or no banks in that State tu the people.
There have been collected in Europe,
37,000 species of insects preying on wheat
exclusive of cheat and not including
the bipeds who eat.
The Minnesota Pioneer ia urging upon
the general governuieni ihe building of a
national bridge lo span the Mississippi at
Dmiel Sullivan, aged 4!t, waa choked
to death at Boatoo on Saturday week, by
a piece of muitoo lodging in his windpipe
while eatini; his sopner. 1 his is trie second
tatal accideut of this nature in Huston, Ihe
The ant; Vnr.cxation despatch from Ld
Grey to Gov. EUin, is condemned end
ridiculed in Canada.
A man was recently sent to prison. much
inlcxicated. "Why did u t you bail bun
- . -.nil
tnji i am sw wsss cww.awsu -
ai 1" as ij m n aiMniiBl fA II 11 11U1
why, you cuidn't pump htm out !' wa
Sixty folio volumes are filled daily in
keeping the accounts of ihe mammoth
Bai.k of Knglond.
A man at Charleston, Va.. after having
disappeared for eight years, has suddenly
returned. II is estate having been distrib
uted by bis administrators, bo has com
menced a suit lor its recovery. Ur.Park
man's case may yet prove a parallel.
It is estimated that Cincinnati will by
the mxt census show a population of 125,
OliO, and St. Louis, 70,000. Neither ol
these estimates include the suburbs ol the
cities, which might be included.
The Centreville Maryland Times says
the farmers in that section are ploughing,
preparatory lo spring planting.
The N.Y. Eve. Post stales that a single
manuVtnrer in Worcester, Mss., has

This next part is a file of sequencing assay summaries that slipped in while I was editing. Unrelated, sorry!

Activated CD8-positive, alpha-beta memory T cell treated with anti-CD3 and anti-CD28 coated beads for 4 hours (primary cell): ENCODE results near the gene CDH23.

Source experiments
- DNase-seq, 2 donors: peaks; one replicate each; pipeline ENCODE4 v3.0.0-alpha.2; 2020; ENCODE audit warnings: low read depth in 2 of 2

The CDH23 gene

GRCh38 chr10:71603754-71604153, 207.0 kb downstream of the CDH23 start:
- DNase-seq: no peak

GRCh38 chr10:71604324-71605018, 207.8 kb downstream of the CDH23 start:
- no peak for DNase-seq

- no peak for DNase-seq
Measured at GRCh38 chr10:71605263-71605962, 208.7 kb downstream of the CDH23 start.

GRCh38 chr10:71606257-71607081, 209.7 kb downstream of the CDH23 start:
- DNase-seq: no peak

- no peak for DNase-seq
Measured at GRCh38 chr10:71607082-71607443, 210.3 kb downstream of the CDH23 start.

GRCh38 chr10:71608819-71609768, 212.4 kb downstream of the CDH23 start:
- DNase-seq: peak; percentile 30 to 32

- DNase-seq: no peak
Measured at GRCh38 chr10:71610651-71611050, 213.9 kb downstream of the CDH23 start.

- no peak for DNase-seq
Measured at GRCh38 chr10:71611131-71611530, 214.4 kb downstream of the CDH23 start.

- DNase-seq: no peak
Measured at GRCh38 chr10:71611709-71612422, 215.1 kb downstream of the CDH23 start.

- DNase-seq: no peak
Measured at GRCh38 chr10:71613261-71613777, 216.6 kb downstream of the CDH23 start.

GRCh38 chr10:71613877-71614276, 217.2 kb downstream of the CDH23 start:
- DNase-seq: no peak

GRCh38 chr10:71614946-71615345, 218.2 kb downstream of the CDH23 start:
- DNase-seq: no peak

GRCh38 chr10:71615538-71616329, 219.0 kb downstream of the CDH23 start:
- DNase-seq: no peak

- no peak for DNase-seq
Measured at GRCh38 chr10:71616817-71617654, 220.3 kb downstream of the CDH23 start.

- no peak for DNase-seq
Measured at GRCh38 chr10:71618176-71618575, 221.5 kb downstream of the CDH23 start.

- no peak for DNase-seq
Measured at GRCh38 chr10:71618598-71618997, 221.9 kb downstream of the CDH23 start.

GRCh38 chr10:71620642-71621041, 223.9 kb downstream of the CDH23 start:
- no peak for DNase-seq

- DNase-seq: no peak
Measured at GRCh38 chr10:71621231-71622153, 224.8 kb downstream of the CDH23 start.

made $ 150,000 by the sale of six-barnl
pistols for California. And yet. all the
California letter-writers say that fire-arms
are of little or no use there.
The Medical Times says, "moustaches
have their uses 5 and among the most im
portant, they are considered to point out
ihe idlest, the vainest, and moai sell-con
ceiled, if not probably the most dissolute in
their class. They are beacons lo warn
Two emigrants died of Cholera in the
Cincinnati Hospital, last week.
Cora is selline at Macon, Ga., for 75 to
e9 cts per bushel, and com meal at $1,
no great is the scarcity.
Wright and Gilbert.the Representatives
elect to Congress from (.-alilornia, are both
MasacliU:etts men. Gilbert ia a printer.
Of the two U S. fcVnaiofS, Col. Fremont is
a native uf South Carolina Maj. Gwynne
was from Mississippi.
jl nreirvoT 0lm matte ftr
children by immersion in phosphate of
magnesia. It will ignite by contact with
flame, but the fire, instead of spreading,
will go out immediately.
Two hundred miles of roads have been
added during the last seven years lo the
city el London. Villages which a few years
since were ten or twelve miles distant, are
now part of the great Metropolis.
In the Bank of Missouri statement, the
9 120,961 of "funds abstracted" was put
Hou.fi aa ( f retmirm!
. American bats are much worn in Paris.
Douglas Jerrold says, "Earth is so kind
in Australia, that just tickle it with a hoe,
and site laughs with a harvest."
Practically, one quarter of the French
physicians are only hornceopaibisls. So
says ihe tlome Journal.
The American Union.
A union of takes a union of lands,
A union of Stales none may sever,
A union of hearts union of hands,
American Union jar ever!
Geo. P. Morris.
Three hundred torpid snakes of various
kinds were found in one cave iiear Mur-
bysburg, 111., on Christmas, and were put
n a box to be exhibited.
A society has been formed at Chieaco.